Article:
Yeti Owners Club banner

1 - 20 of 27 Posts

·
Registered
Joined
·
7 Posts
Discussion Starter #1 (Edited by Moderator)
Just got YETI 2015 4x4 L&K Manual 150bhp/110kw in SKODA R/worth Notts back in Nov19 with only 23000 miles on clock, the car drove beautifully back to Ireland but now every 2 hours of driving nearly all the Dashboard lights light up ,the Glow light will start flashing yellow ,then a constant TPM......ENGINE EMISSIONS ABS Traction Control Power Steering.

It will then go into limp home mode and struggles to go up hills. Eventually pull over and switch off/on lights disappear for a while and come back a few miles later....

Have done an OBD Eleven check which was,nt able to cancel out. An Indy garage did a VCDS diagnostics and suggest an EGR clean or replacement......???

Should this sort my problems out....?? Or do I need to change anything else whilst this is being done...

Your thoughts please.....
 

·
Super Moderator
Joined
·
4,306 Posts
Euro 5 engine? (if you don't have an AdBlue tank in the boot it is Euro 5) Change over was 2015 which is why I ask.

If bought from Rainworth and Euro 5 will have had Emissions fix activated. 23k not a lot for a diesel but that isn't necessarily a good thing as they need to get properly hot for regens to clear the DPF and low, short distance miles don't help. VAG offered warranty to replace DPF and EGR on "fixed" vehicles for two years from date of fix being applied but chances are you are outside that time period if it was done early in recall. If your OBD is compatible try it with VAG DPF (Android phones/tablets only) to see state of DPF.
 

·
Premium Member
Joined
·
4,557 Posts
Before doing anything else. Check the battery voltage.
If as low as 12v or less after an overnight “rest” - get a new battery.
Or less than 14v with the engine running - check the alternator is charging properly.
Urrell and/or LlaniGraham use to have a chart of acceptable and unacceptable battery voltage levels, and their conclusions. One of the early symptoms of low battery voltage is random and intermittent warning lights. Especially for anything connected with the ABS or traction control systems. Long before engine starting becomes an issue.

Shame not so easy to just take it back to Mansfield and let RW sort it out? Brexit May mean Rainworth are less able to come to an arrangement with a local garage. But I’m not very convinced that would ever have been possible anyway.

A garage would say “EGR valve” if one of the lights was emissions, as that would be lots of lucrative man hours for them. Particularly on a 4x4 as half the transmission has to come out to get to the EGR valve.

To check DPF health, that would also give an indirect and vague clue to the EGR being sooted up, or not. Get a cheap Bluetooth transmitter with ELM 327 capability, to plug into the OBD port. You may have one already to run the fault code checks? Then link that to the VAG DPF smartphone app. (Only available on Android devices, not Apple). Then buy a bottle of Archoil 6400 D-max fuel treatment. Run that into a tankful of fuel and take it for a good long, open highway drive where the engine gets good and hot. If it will let you? While watching VAG DPF intermittently to check how long it needs to perform a regen on the DPF. That can also help clear a sticking EGR a little bit, but only if the clogging is not too bad to begin with. If it is, the valve may still need to come out for a clean or replace (cost not that much greater if time is being charged for the work).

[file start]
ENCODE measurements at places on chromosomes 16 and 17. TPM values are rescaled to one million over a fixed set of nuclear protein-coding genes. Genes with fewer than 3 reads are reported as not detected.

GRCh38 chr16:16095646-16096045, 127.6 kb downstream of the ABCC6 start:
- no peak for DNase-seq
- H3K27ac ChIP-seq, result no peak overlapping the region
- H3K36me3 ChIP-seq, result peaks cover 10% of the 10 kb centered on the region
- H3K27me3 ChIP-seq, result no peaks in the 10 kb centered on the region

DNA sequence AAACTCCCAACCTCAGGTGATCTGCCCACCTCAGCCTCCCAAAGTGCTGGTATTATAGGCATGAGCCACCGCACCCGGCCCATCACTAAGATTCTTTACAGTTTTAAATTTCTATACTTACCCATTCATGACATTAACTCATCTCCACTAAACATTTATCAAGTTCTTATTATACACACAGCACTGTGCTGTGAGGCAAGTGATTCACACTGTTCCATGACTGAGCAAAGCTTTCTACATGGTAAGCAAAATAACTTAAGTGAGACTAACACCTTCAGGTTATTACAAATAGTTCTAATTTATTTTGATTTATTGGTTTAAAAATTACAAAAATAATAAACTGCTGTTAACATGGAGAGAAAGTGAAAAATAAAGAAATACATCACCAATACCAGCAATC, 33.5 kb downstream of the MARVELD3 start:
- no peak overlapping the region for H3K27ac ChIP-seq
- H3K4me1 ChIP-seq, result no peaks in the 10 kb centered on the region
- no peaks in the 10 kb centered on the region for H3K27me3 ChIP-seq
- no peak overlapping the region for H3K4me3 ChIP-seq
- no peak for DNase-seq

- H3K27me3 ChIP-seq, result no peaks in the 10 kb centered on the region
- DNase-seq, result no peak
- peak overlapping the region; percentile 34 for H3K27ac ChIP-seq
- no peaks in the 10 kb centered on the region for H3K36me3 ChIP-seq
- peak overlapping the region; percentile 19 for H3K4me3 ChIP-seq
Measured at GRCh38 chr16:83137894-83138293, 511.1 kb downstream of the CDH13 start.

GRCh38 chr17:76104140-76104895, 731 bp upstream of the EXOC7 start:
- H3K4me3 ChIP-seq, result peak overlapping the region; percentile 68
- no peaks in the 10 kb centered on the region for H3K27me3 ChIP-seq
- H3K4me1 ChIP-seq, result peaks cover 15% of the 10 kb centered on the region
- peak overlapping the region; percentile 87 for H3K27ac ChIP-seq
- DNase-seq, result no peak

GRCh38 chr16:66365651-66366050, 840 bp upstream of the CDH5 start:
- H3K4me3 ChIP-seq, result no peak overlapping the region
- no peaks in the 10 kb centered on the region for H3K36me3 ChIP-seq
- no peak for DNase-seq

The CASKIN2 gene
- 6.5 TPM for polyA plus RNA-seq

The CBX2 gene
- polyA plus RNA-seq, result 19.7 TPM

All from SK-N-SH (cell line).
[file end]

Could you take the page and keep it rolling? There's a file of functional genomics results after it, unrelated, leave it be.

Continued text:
What is your typical daily journey pattern like? Lots of short, under 10k trips only with no longer trips regularly, would mean you’ve bought a modern diesel when something else may have been better? Plenty of longer journeys means you do have the right car/engine.

After those, I start to give up. If problem persists, it may be time to bite the bullet and let a specialist take another look? I’m sure there will be others with better ideas along soon. If not chipped in already while I write this essay? Edit: as suspected, two excellent suggestions already in......

Also see my comments in the recent discussion in here with DidneYeti, labelled something like “Hello - Skoda Approved Used Yeti”, about the risks of buying Diesel engined cars advertised as “low mileage”.
Don’t want to panic or worry you unduly, but 23,000 over 5 years is a little on the low side of healthy in my view. others may have other opinions of course. Emission controlled Diesels generally thrive better on higher mileages.
 

·
Super Moderator
Joined
·
12,694 Posts
Hi, welcome to the forum, you have already had quite a response.

Did you get a Skoda warranty with it, if you did is it still valid? It would also be a good idea to see when the emissions fix was applied.
If you were still over here Rainworth would have been responsible for any fault present or developing for a period of six months from the date of purchase under your consumer rights.
 

·
Premium Member
Joined
·
4,557 Posts
But isn't the 150bhp engine Euro 6?
Ooooh Good Point! In which case my usual rants about the EA189 emissions fix are irrelevant - and about to be edited back out.
EGR stuff still relevant though?
Does anyone know how Archoil interacts with AdBlue? I should have thought OK. But need to go read the sheet that comes with every bottle.
 

·
Registered
Joined
·
7 Posts
Discussion Starter #8
It has SCR and ADBLUE not DPF
OBD Eleven came up with
Trouble codes:
01325 - Tire Pressure Monitoring Control Module No signal/communication
static